I have no idea where the last seven or eight weeks have gone, but with only a week to go before I leave for France, I'm trying to find some new things to do that aren't necessarily on the main tourist tracks.

Where to start? Well firstly there's my local district - or quartier - which is the 18th arrondissement. More commonly referred to as Montmartre, and home to much of the action in the hit movie Amelie.

My home away from home, courtesy of Haven in Paris, is directly opposite the Abbesses metro station. Which prompts me to think about transport around the city for two weeks. If you have a smattering of french, check out the RATP website for all things metro and public transport in Paris. You will lose a lot of the good stuff it you try the English version - you'll just get good old tourist details (which is fine, but not as good as the full version).

Rather than buy the Paris Visit card, it appears I can get a Navigo Decouverte pass by the week. Most of the Navigo (stored value card) passes are only available to people living or working in Paris. But this one appears to be immediately available to anyone. And here's the best bit: a week's Navigo pass will cost you 33.40 euros for zones 1-5 (that includes all the way to Versailles); the best you can do with a Paris Visit card for the same zones is five days for 51.20 euros. 

So, transport sorted, my french school booked for an intensive five hours a day (what was I thinking when I booked that!), it's now allez! allez! to work out what to do with the rest of my time.

Thirteen days, 312 hours in total! Allowing some for sleep, time booked at french school and I reckon I've got about 150 hours all up to really get to know Paris. And possibly squeeze in a weekend visit to Mont St-Michel on the west coast.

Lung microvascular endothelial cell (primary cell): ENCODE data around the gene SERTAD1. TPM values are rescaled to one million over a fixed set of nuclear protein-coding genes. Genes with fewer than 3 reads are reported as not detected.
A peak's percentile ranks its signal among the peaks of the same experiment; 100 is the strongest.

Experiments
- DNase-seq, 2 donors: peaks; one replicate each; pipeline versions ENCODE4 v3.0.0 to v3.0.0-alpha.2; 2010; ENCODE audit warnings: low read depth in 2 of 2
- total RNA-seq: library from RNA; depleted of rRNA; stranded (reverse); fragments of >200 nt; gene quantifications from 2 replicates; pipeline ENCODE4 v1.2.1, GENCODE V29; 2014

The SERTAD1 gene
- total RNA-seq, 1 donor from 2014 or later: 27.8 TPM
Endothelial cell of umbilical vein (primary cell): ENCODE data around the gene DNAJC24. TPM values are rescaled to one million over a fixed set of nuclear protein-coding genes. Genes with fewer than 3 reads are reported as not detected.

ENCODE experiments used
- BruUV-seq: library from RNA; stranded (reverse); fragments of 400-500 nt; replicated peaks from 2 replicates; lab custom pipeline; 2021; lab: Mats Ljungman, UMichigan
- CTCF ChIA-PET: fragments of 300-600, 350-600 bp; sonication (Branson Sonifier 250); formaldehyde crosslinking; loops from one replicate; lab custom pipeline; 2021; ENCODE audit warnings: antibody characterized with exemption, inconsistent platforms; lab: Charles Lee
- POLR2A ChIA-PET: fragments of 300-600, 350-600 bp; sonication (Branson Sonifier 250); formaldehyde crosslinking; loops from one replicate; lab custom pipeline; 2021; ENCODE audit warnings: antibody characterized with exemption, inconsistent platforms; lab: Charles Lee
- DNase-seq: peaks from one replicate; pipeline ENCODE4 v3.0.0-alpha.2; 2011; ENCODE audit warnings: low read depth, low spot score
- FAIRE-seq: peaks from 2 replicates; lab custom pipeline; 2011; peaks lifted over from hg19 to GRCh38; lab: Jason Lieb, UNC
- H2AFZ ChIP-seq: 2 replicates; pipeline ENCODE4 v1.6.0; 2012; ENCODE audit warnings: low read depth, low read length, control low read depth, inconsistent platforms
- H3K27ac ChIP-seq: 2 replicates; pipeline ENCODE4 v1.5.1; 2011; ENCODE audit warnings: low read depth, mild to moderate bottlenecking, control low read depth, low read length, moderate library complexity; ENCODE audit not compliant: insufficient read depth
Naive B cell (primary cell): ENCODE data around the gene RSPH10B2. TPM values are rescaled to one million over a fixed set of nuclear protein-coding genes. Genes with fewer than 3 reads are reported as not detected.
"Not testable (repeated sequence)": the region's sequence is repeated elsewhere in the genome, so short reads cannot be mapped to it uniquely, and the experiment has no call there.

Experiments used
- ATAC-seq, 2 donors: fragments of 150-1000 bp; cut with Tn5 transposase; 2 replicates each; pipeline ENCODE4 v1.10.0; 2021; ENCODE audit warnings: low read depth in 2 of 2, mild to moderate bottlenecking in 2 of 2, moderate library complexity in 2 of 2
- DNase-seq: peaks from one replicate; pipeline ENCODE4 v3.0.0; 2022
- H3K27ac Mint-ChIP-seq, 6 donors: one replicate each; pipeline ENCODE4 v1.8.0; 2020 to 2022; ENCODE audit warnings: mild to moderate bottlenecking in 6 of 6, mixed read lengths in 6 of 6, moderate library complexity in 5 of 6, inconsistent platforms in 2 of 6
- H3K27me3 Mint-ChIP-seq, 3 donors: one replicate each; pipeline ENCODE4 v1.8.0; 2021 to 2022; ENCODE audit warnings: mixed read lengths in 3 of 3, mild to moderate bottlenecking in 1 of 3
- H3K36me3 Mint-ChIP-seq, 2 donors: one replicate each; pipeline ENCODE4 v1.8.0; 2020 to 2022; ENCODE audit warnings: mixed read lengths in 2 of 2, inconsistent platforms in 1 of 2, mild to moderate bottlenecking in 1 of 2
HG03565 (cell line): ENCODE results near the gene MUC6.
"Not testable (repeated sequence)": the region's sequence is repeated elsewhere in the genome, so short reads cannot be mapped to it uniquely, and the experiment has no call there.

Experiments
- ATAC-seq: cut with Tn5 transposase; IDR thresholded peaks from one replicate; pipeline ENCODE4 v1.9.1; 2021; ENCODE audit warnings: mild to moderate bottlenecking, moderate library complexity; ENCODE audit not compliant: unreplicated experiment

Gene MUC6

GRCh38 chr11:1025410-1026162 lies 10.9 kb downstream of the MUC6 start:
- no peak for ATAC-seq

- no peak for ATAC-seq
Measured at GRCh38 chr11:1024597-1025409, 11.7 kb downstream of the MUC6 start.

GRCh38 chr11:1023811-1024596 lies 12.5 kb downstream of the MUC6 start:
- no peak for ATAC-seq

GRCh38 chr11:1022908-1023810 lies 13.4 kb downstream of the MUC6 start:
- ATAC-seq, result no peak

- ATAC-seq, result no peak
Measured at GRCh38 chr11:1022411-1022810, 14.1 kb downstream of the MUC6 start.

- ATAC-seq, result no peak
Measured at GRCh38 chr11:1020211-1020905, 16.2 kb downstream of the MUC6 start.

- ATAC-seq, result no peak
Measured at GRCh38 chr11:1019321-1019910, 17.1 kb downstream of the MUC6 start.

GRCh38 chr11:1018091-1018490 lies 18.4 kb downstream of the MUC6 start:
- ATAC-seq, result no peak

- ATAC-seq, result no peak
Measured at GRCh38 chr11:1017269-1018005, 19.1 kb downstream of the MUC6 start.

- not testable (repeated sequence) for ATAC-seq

I think it would be nigh on impossible to get bored in Paris. But imagine my excitement when I discovered that there will be a Salon du Chocolat from 20-24 October. At 5 pm each day, there is a fashion spectacular where the models will be, yes, wearing chocolate creations. The show is a "link between those who grow cacao - and those who consume the end product, chocolate".  OK, that's the diet in remission for at least one day.

Which brings me to another of Paris's grand traditions - la belle cuisine. So much choice, but where to start. Here's a couple of really good local/insider style websites to use for inspiration: Le Best of Paris and Haven in Paris Blog. This latter one is full of inspiring blogs such as "where to find good coffee in Paris". Not such a bad idea, because Paris while brilliant at many things is not known for its coffee culture.

So, bed, transport, school, food, coffee. Sorted. Now for some culture. And maybe some vicarious romance? After all it's the city of lights, the city of love. More to follow . . . !

24 August 2011

The "green thing"

OK - so this post isn't really about travel, but it does put a bit of perspective on my life's journey! I received an email from a dear friend tonight, which got me thinking about how life has changed in so many ways, some good - and some are just changes that have crept up on us. Here's what her email said.

Checking out at the supermarket, the young cashier suggested to the older woman, that she should bring her own grocery bags because plastic bags weren't good for the environment.

The woman apologized and explained, "We didn't have this green thing back in my earlier days."